Let’s have a Heart-to-heart on Cardiovascular Disease
February 9, 2021
by Nicole Fischbach, APRN, CNP, FNP
Did you know cardiovascular disease is the number 1 killer of women, causing 1 in 3 deaths each year?
You have the power to change that. Nearly 80 percent of cardiac events can be prevented says the American Heart Association. Here’s how.
Cardiovascular disease is all types of diseases that affect the heart or blood vessels including coronary heart disease (clogged arteries), which can cause heart attacks, stroke and heart failure. Coronary heart disease occurs when plaque, a combination of fat, cholesterol, calcium and other substances in the blood, build up in the arteries. The plaque reduces the amount of oxygen-rich blood getting to your heart and brain which can lead to blood clots, heart attacks and stroke.
Here’s how you can prevent cardiovascular disease.
Shoot for a diet rich in fruits, vegetables, lean proteins, healthy fats and whole grains which can fight high cholesterol, high blood pressure and heart disease.
- Set small nutritional goals. Aim for 5 different fruits and vegetables a day. Meet your goal by adding a fruit or veggie to every meal. When you achieve that, add fruits and vegetables to your snacks.
- Eat fish, like salmon, once a week for dinner. Lean protein like chicken and turkey are good for the other days.
- Make Meatless Monday part of your routine and try quick vegetarian recipes such as bean burritos, black bean soup, Tuscan white bean pasta.
- Choose whole grains such as whole wheat bread, brown rice, quinoa and oatmeal.
- Limit processed meats such as bacon, pepperoni, cold cuts, hot dogs and chicken nuggets.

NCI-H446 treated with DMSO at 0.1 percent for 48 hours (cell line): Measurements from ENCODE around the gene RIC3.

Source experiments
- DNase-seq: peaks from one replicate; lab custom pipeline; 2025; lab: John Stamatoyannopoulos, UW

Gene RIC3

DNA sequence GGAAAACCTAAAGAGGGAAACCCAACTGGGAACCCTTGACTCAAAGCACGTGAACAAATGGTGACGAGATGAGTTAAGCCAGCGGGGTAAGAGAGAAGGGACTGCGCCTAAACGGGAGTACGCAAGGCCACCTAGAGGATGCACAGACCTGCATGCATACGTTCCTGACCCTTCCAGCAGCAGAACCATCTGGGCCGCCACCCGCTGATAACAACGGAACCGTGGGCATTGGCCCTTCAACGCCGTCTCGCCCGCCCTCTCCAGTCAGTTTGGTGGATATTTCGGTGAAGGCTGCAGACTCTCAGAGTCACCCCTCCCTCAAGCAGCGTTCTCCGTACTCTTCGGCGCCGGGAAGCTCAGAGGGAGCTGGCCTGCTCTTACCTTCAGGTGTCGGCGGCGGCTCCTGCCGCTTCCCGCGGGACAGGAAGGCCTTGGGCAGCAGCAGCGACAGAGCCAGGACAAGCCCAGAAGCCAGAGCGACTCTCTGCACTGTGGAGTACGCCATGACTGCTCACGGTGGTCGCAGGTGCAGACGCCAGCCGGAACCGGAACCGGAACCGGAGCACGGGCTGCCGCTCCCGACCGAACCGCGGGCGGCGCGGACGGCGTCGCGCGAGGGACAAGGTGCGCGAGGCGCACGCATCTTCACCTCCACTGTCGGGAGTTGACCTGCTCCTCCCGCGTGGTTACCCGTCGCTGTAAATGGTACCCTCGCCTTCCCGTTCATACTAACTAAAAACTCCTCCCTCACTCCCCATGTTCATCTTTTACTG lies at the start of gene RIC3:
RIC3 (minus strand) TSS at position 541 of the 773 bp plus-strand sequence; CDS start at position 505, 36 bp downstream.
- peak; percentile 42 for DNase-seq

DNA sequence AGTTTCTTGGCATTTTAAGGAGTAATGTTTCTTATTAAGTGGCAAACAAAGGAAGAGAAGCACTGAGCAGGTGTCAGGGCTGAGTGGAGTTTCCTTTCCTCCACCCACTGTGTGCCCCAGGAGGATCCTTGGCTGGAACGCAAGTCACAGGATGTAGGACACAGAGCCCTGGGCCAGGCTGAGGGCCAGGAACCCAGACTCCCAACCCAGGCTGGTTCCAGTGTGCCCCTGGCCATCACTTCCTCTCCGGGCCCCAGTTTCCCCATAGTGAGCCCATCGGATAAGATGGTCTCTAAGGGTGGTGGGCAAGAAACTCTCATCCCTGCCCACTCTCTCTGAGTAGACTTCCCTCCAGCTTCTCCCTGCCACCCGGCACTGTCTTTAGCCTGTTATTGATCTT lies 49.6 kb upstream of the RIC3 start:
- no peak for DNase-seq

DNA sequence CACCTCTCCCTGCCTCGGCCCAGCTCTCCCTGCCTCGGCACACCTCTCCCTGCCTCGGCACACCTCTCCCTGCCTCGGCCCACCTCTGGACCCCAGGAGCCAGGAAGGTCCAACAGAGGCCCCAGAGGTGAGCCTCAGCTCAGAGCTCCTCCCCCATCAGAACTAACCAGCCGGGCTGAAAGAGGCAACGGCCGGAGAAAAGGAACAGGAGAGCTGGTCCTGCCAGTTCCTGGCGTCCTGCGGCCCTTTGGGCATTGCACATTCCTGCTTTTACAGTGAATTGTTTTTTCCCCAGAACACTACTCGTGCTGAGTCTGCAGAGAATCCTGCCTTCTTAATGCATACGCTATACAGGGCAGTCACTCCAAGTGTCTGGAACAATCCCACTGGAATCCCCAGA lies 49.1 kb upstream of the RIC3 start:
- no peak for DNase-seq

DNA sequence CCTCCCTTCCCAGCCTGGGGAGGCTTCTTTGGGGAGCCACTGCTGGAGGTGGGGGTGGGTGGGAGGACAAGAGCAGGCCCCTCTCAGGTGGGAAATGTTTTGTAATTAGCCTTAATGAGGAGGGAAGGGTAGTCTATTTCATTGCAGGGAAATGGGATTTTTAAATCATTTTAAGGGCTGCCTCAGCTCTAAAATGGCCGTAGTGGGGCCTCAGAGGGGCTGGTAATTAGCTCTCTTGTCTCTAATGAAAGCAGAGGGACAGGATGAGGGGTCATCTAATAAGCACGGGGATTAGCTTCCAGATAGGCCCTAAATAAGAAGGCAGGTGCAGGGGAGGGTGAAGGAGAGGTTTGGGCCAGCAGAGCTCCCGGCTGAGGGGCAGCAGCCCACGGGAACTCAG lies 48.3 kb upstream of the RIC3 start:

Just 30 minutes of physical activity a day can reduce coronary heart disease in women by 30-40 percent. Exercise can also help improve circulation, maintain your weight, improve cholesterol levels, prevent and manage high blood pressure. Plus exercise helps prevent bone loss and boosts energy levels – a win-win for women!
The easiest way to begin exercising is to start a walking program. It’s free and has the lowest dropout rate of any type of exercise! According to the American Heart Association, for every hour of walking, life expectancy may increase by two hours.
Smoking can damage blood vessels and make the blood sticky and prone to clotting, decrease good cholesterol and rob your heart, brain and arteries of oxygen. Nicotine also raises your heart rate and blood pressure.
When you stop smoking, your risk for heart disease and stroke can be cut in half just one year later and continues to decline. For free resources to stop smoking, visit www.quitpartnermn.com.
Go Red for Women
Join the Go Red for Women Sisterhood and take charge of your own heart health. Join today at www.goredforwomen.org.